Economic future getting brighter for students

By By Brandon Beifuss

Defying all attempted sanity and conventional post-Thanksgiving wisdom, I went shopping on Black Friday for the first time in my life. I might have cheated the system by leaving at 6 p.m., but the stores seemed just as full as any other day.

My observations were wrong. BIGResearch, a statistics-gathering branch of the National Retail Federation, reported that up to 134 million people went shopping on Black Friday, up from 128 million the previous year8212;a 4.5 percent increase in the population of shoppers.

On the national level, Black Friday weekend is seen as a predictor of the sales for the rest of the pre-Christmas holidays, and since consumption is a major driver of the U.S. economy, it seems to be recovering from last year’s plummet.

The U was no exception to the predicted increase in sales because of the many shoppers.

“Sales were up compared to last year,” said Mike Cherry, coordinator of marketing and communications for the University Campus Store. Revenue increased despite BYU hosting the rivalry game. No early-bird specials could be found at the campus store, however, as the hours of operation were not adapted for the thrift-thirsty mobs found during the typically high-selling weekend. The campus store was only open from 11 a.m. to 4 p.m.

Cherry said some of the increased spending was for Christmas presents.

“Utah fans have been very good about owning their Utah stuff,” he said.

Moderate to slim sales increases are in line with national expectations. According to a Nov. 4 press release from the Federal Open Market Committee, the U.S. monetary policy board, “Household spending appears to be expanding but remains constrained by ongoing job losses.” The unemployed are less likely to spend for the holidays, but Utah is an exception to this norm.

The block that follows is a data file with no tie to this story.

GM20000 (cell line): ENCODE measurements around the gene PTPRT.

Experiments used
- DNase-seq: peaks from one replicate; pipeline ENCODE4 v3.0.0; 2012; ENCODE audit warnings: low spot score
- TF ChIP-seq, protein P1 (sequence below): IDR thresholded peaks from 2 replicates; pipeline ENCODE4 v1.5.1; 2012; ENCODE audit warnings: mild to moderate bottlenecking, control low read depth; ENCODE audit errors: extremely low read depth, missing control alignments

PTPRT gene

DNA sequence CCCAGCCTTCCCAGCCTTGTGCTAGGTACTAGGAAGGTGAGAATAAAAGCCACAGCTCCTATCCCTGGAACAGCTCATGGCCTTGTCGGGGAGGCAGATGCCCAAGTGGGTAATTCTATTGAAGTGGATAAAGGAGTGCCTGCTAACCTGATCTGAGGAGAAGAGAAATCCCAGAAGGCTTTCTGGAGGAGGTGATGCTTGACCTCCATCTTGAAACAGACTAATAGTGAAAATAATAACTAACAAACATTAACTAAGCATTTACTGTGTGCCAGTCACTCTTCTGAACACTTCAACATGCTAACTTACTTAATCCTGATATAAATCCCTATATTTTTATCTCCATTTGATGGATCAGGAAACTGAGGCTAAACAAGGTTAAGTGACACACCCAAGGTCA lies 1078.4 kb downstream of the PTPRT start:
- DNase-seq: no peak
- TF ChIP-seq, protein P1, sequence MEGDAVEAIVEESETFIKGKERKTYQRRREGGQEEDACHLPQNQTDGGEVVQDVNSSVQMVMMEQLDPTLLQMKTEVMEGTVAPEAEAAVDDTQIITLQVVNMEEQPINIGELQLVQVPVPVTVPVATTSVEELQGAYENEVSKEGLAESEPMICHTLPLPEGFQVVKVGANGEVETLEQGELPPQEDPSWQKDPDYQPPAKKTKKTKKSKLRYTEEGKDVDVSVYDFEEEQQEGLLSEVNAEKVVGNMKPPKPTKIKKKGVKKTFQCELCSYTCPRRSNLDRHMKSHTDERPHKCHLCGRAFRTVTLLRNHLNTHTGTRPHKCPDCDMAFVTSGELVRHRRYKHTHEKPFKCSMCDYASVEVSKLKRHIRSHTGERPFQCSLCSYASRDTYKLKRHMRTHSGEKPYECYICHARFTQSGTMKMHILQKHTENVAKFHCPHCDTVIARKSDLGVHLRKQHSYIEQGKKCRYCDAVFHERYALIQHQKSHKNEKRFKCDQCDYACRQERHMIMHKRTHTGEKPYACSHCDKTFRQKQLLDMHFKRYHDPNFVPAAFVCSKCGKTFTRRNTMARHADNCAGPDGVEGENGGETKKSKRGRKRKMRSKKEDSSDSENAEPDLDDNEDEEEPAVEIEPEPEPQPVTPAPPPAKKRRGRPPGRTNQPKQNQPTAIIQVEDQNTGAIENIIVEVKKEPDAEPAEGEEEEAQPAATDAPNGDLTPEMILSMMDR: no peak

The Bureau of Labor Statistics website preliminarily reports that unemployment in the Salt Lake City metropolitan area is 6 percent for September. According to the latest information, Utah has not been hit nearly as hard as other states, though that isn’t much consolation if you’re already a member of that percentile.

According to the BLS website, the United States has a 10.2 percent unemployment rate. Utah’s total unemployment rate, 6.2 percent, is about 40 percent smaller than the national statistics. Utah’s economy will not be as stunted and downtrodden by unemployment, according to the correlation drawn by the FOMC prediction.

With nearly 5,000 bachelor’s degree graduates last year, these are consoling statistics. A low unemployment rate means less competition for existing jobs, though the present low growth limits the creation of new jobs. However, baby boomers will continue to retire, requiring replacements, which means job growth will continue.

Utah has a better job environment than average, and the indications of growth mean a better job environment in the future. Although present predictions include a temporary rise in unemployment, Utah is still lagging behind the national average and remains well within functioning numbers. For that reason, this holiday is not as uncertain and fearful as last but retains a measure of predictability that allays employment worries for graduation and for graduates in the years to follow.

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